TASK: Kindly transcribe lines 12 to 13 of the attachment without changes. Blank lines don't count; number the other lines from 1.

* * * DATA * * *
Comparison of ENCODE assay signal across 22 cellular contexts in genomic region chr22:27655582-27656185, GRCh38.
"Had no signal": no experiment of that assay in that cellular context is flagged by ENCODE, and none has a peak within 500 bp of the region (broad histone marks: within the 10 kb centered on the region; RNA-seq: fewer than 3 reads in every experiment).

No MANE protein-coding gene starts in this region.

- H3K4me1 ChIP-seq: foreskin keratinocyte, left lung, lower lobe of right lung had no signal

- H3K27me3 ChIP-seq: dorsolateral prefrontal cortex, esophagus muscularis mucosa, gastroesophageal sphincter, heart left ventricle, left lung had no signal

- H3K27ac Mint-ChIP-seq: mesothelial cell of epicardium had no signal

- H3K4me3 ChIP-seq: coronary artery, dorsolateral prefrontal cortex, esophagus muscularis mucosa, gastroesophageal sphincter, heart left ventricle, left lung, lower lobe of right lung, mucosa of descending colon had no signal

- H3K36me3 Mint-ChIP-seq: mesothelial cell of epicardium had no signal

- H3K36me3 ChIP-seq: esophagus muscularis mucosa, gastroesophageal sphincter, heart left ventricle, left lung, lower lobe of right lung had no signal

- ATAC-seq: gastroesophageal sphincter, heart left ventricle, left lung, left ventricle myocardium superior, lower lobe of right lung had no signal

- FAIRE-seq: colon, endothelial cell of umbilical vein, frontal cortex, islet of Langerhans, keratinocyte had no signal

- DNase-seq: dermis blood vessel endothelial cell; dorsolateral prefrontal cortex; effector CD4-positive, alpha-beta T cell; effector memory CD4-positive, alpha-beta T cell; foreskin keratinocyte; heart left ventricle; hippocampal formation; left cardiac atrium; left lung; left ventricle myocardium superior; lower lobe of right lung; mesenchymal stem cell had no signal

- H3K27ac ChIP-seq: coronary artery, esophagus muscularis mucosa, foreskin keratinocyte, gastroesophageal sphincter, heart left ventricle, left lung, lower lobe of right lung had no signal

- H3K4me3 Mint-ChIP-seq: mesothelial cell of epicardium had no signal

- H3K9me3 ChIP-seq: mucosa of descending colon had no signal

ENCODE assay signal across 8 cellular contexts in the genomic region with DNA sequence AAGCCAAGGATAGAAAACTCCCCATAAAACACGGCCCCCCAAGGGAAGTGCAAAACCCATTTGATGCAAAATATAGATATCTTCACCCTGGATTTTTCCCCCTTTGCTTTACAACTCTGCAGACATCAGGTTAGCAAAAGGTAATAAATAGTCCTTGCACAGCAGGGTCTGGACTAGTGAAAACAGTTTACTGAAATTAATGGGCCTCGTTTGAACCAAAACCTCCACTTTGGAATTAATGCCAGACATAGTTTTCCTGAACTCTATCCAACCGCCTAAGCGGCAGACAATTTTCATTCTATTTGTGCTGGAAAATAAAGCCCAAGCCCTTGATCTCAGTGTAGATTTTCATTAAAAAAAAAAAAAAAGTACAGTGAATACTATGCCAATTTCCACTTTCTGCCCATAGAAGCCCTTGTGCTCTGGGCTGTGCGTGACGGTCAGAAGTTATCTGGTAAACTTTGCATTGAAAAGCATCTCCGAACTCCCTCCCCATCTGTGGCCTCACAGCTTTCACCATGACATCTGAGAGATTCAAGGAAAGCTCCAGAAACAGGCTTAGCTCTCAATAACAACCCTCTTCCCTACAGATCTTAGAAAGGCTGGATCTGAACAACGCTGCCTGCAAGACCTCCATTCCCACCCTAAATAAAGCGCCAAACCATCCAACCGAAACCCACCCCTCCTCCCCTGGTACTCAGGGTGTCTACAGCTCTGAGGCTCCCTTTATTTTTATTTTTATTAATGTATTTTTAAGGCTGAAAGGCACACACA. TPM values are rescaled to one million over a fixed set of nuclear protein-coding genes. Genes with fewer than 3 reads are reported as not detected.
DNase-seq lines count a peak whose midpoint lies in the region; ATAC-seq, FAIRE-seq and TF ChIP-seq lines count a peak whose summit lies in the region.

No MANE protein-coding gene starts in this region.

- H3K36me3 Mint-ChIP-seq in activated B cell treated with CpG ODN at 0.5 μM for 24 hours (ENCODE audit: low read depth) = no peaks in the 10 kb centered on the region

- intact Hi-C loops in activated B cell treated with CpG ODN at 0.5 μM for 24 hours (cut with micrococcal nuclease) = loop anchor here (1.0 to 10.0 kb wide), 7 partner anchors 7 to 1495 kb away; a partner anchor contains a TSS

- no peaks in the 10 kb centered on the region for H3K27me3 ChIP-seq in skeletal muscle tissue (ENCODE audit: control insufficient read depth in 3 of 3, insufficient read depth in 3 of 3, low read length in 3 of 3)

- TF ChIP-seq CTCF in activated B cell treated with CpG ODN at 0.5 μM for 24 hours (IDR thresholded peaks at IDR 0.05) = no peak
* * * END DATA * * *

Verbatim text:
- DNase-seq: dermis blood vessel endothelial cell; dorsolateral prefrontal cortex; effector CD4-positive, alpha-beta T cell; effector memory CD4-positive, alpha-beta T cell; foreskin keratinocyte; heart left ventricle; hippocampal formation; left cardiac atrium; left lung; left ventricle myocardium superior; lower lobe of right lung; mesenchymal stem cell had no signal

- H3K27ac ChIP-seq: coronary artery, esophagus muscularis mucosa, foreskin keratinocyte, gastroesophageal sphincter, heart left ventricle, left lung, lower lobe of right lung had no signal